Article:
There is perhaps no topic more misunderstood and maligned in digital age HCM than how best to appraise employee performance. In 2020, HR executives find themselves in the unenviable position of not only having to navigate the rough and murky waters of digitalization, but a steady stream of buzzwordy and often contradictory surveys, corporate press releases and thought leadership proclamations on the matter.
Are you an immature organization? Time to evolve! Stack rankings – not useful! Not implementing OKRs? What about an agile framework? You should be! Hierarchical structures? Obsolete! 360-degree feedback? The only feedback…
Etc., etc., etc.
Our experience as a global HCM software company has provided us with valuable insight into the evolution of talent management in organizations of all shapes and sizes. And while many thought leaders would have you believe that your only option is to evolve your performance management models or face extinction, the reality is not so black and white, but rather a mishmashed blend of gray. What we have learned in our 15 years of dedicated service is that there exists a diverse spectrum of performance management methodologies, with most of our customers deploying – and preferring – a mixture of both traditional and modern frameworks.
And although priorities, culture and strategy tend to diverge across this spectrum, most macro performance management goals are generally the same:
Evolve, progress and create tangible value in performance management.
Treading Carefully in the Face of Change
While there is far from unanimity when it comes to defining the elements of an ideal performance management methodology, most executives agree that the paradigm for performance management is shifting. A number of important events have occured that have led to an increased scrutiny on how employee performance is evaluated, and, in turn, calls for substantive change.
Notably, there has been a significant shift in workforce demographics and preferences over the last 10 years.
As reported by HR Drive, employers are struggling to manage a labor force that now stretches across four unique generations, from Baby Boomers to Gen Z. Whereas one generation may be partial to career development and flexibility, another could just as easily prefer a challenging work environment with competitive pay. Coinciding with this evolution in preferences, we find a market landscape that is not only prone to rapid advances in technology, but one in which there exists a very real shortage of qualified talent.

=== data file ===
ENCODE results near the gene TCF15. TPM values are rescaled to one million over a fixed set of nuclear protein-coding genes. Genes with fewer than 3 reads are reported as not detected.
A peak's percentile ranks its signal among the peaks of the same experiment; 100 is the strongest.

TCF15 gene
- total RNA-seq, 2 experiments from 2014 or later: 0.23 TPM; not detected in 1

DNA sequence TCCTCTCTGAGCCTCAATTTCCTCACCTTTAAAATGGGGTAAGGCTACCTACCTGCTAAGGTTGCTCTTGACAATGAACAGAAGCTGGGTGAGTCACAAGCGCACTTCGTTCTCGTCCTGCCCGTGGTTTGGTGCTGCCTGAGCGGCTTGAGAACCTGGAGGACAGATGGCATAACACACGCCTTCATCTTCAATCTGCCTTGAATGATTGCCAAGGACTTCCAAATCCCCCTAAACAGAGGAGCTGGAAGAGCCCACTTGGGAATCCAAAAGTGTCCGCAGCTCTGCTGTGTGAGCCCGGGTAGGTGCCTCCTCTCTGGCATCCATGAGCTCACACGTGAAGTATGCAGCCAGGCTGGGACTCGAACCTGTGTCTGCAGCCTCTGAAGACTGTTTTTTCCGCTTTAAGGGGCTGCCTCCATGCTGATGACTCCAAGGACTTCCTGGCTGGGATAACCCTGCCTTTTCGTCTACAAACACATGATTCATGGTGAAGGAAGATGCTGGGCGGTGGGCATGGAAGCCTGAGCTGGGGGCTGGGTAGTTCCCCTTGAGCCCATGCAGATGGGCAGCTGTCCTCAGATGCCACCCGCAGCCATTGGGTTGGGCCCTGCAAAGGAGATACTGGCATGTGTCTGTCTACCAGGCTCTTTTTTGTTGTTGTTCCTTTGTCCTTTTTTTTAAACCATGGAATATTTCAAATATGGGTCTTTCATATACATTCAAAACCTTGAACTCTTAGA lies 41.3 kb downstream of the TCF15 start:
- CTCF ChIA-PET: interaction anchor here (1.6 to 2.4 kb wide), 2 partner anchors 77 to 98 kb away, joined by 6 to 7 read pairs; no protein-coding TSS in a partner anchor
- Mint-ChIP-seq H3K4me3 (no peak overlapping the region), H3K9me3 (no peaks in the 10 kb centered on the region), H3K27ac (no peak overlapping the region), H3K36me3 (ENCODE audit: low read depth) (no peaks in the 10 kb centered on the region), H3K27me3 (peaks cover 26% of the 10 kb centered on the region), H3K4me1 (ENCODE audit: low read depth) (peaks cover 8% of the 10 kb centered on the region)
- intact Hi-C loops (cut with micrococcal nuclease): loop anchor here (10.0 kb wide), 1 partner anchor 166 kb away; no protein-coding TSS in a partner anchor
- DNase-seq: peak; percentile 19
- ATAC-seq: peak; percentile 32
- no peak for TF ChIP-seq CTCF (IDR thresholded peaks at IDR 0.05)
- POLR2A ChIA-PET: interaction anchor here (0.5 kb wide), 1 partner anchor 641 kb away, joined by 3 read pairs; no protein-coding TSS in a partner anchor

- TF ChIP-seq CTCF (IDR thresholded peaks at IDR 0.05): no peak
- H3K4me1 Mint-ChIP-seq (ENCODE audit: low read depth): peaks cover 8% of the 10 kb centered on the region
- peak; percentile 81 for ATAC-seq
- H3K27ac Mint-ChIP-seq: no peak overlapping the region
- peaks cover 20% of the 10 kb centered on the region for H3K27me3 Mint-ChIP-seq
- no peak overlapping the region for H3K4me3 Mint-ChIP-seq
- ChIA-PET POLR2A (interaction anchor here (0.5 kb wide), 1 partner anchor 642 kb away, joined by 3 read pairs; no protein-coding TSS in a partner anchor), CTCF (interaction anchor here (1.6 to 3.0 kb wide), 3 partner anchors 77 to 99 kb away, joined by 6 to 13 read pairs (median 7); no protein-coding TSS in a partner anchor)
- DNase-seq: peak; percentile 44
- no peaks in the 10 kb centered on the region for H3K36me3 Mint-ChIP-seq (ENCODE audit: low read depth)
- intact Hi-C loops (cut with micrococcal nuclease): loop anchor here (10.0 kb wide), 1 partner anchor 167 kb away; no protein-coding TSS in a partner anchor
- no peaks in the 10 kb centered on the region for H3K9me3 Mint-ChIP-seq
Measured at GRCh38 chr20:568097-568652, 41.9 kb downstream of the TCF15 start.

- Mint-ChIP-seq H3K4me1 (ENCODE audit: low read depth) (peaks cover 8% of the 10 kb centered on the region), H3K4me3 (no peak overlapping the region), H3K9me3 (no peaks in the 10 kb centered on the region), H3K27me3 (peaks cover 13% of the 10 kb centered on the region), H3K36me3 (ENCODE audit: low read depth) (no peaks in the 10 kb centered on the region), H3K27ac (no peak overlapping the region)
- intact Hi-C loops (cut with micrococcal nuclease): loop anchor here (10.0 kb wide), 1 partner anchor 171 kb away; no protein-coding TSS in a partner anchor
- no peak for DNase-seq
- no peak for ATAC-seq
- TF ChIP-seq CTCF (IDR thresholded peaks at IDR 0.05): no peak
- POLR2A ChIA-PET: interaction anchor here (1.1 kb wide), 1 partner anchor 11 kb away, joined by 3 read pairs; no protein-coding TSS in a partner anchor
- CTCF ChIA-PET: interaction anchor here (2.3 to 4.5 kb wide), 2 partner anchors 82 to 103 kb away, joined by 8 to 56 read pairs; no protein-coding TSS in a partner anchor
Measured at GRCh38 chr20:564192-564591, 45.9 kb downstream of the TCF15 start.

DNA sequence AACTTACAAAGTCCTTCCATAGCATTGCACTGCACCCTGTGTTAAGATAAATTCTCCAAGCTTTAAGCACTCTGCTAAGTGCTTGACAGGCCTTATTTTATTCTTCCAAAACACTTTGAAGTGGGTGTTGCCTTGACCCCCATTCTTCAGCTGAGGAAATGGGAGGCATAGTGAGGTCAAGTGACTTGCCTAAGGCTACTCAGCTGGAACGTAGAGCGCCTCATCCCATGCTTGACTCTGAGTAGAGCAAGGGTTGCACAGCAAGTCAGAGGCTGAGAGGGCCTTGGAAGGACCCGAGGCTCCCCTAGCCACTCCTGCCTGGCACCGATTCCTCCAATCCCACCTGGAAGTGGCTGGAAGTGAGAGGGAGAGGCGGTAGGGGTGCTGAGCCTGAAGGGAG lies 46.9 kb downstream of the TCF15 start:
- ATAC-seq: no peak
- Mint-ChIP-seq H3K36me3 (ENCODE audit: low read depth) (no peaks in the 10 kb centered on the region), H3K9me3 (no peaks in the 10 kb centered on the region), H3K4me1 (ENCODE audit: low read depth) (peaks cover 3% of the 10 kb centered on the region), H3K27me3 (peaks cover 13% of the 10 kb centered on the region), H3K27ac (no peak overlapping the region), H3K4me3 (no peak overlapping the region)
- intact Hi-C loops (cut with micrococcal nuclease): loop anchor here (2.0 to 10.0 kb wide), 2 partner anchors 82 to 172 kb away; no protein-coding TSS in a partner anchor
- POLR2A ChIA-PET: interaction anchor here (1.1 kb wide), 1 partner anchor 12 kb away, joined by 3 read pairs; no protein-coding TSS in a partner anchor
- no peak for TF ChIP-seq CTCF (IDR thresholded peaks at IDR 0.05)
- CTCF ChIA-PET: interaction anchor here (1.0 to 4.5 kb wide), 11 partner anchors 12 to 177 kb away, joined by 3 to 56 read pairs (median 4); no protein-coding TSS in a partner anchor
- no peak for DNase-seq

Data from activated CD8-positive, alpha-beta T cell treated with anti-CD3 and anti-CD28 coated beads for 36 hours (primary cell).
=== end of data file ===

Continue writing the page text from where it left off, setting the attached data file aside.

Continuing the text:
Companies have been forced to adjust processes to meet the needs of a diversified, empowered and tech-driven labor force. As described in detail by Harvard Business Review, organizations from big tech (e.g., Adobe, Dell, Microsoft, etc.) to the professional services firms (e.g., Deloitte, Accenture, PwC, etc.) have all modified their employee appraisal frameworks in ways that even 10 years ago would have been considered radical.
And while these changes – from removing rankings to dropping reviews altogether – have led to mostly positive results, there exists a hard truth that the headlines often ignore:
Most organizations are not Adobe.
Nor are most companies on par from a resource/cultural perspective with Dell, Microsoft, PwC, Deloitte or Accenture. The harsh reality of performance management is that organizations, should they choose to evolve at all, must be allowed to do so at their own pace. Square pegs simply don’t fit into round holes, and it is for this reason that we here at Avature decline to adhere to the methodology-specific doctrines so prevalent in HCM thought leadership today. What works for one organization is specific to that organization’s culture, leadership and years of accumulated experience – i.e., qualities that should be respected given the long-term investment of resources and time.
While the end goal for certain organizations may be the agile model so often discussed, it is a goal that must advance in incremental stages, or it won’t advance at all.
Steering Clear of the Performance Management Technology Trap
There is no one size fits all methodology when it comes to performance management.